CM – Pirates Closer Richard Rodriguez completes the Reliever equivalent of a perfect game


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When Austin Nola hit a low fly to left field, the Pittsburgh Pirates held their breath for a moment before Ka’ai Tom caught a catch on the warning trail.

Even before Richard Rodriguez won the final on Tuesday evening from the 2-1 win against the San Diego Padres for the fifth time this season, he had secured something special.

The Pirates finished the equivalent of the perfect game of a Reliever, knocking out 27 consecutive batters without allowing a base runner. It required 101 pitches over nine innings in eight games, and Rodriguez hit six without allowing a hit, walking, or pitching a batsman.

« He goes right after people, » said pirate manager Derek Shelton. “Fastball’s orders, execution, he’ll just do it. We talked about guys with no heartbeats. He could be the captain of the no-heartbeat team because he really doesn’t let himself be influenced much by him.  »

Rodriguez, a 6-foot-4, 220-pound right-handed man, has thrown 23 straight scoreless innings and has not run since giving up Eric Sogard’s home run in a 6-7 loss to Milwaukee Brewers on August 29, 2020. Rodriguez has been so dominant that season that he just gave up a walk – on opening day to Joc Pederson of the Chicago Cubs – and one hit – a single to Eric Hosmer of the Padres on April 12 – Wil Myers was then deleted. So the Rodriguez series of perfection actually takes place on 28 consecutive clubs.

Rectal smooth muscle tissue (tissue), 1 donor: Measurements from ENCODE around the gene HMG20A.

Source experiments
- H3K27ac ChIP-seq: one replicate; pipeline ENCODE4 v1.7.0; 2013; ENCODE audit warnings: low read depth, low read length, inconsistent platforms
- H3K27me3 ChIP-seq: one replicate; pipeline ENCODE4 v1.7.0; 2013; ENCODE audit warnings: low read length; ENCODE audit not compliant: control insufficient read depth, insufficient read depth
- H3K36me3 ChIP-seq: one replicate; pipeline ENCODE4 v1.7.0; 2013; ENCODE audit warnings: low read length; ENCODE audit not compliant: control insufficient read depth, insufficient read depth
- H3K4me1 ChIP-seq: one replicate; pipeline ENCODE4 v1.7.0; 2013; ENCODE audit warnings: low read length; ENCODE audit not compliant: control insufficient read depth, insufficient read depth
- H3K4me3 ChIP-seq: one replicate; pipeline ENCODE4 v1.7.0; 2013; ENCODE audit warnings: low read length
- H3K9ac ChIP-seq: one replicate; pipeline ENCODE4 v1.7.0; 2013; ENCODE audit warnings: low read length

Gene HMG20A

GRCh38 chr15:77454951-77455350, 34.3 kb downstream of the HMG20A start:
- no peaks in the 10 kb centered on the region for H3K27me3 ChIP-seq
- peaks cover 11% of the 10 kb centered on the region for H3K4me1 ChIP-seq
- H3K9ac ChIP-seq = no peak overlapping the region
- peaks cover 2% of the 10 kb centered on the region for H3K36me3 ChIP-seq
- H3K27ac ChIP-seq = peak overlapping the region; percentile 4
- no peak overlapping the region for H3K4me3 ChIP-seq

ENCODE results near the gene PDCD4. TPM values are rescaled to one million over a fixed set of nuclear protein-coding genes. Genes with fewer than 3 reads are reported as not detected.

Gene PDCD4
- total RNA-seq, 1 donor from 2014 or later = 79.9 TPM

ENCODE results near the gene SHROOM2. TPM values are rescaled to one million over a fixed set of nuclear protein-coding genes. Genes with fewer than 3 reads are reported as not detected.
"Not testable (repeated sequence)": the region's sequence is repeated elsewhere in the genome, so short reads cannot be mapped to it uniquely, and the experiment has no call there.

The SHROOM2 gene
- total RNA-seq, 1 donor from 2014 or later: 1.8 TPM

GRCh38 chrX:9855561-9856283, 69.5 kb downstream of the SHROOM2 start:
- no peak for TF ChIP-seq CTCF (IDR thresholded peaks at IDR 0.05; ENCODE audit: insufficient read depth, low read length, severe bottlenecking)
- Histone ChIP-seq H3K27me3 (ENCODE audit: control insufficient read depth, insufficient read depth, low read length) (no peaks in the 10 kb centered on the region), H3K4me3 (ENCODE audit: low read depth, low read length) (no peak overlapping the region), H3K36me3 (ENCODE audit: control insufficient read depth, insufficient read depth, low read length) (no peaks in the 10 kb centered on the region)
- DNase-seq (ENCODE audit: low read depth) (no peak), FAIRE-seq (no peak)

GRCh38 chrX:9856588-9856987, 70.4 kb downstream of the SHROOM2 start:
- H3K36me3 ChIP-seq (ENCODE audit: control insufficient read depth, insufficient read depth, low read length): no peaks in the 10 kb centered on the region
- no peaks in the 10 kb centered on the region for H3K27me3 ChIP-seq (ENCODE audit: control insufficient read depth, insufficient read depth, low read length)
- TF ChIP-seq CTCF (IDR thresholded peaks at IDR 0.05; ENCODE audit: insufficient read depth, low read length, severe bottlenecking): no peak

« Every time Richie comes on the field, not only I, but everyone is confident that we can get out of this situation, » said Erik Gonzalez, the Pirates’ third baseman. « We know he’ll get all three outs. It’s great. I love it. I love watching his bad luck. Most of all, we all – including myself – feel confident that he’ll get the job done. »

On Tuesday night against the Padres, Rodriguez took ninth place with a one-off lead and got Wil Myers to swing in first place and come in third. Rodriguez then bounced back from three straight balls to score against Jake Cronenworth, who flew into the middle for a second time. Nola littered three of the first six pitches he saw before Tom found his deep fly.

While Rodriguez mainly relies on a four-seam fastball at 150 km / h, pirate catcher Jacob Stallings said the key is his ability to hit points in the strike zone.

« He’s got such a big delusion and the way he throws the ball and his ball has such a great life and he found himself really good, » said Stallings. “I think that is being overlooked. People kind of focus on how he throws a lot of fastballs and it’s not at a high speed and he localized himself really well I think and made really good use of the bottom and top of the zone so obviously he was phenomenal. »

Kevin Gorman is a contributor to Tribune Review. You can contact Kevin by email at [email protected] or on Twitter.

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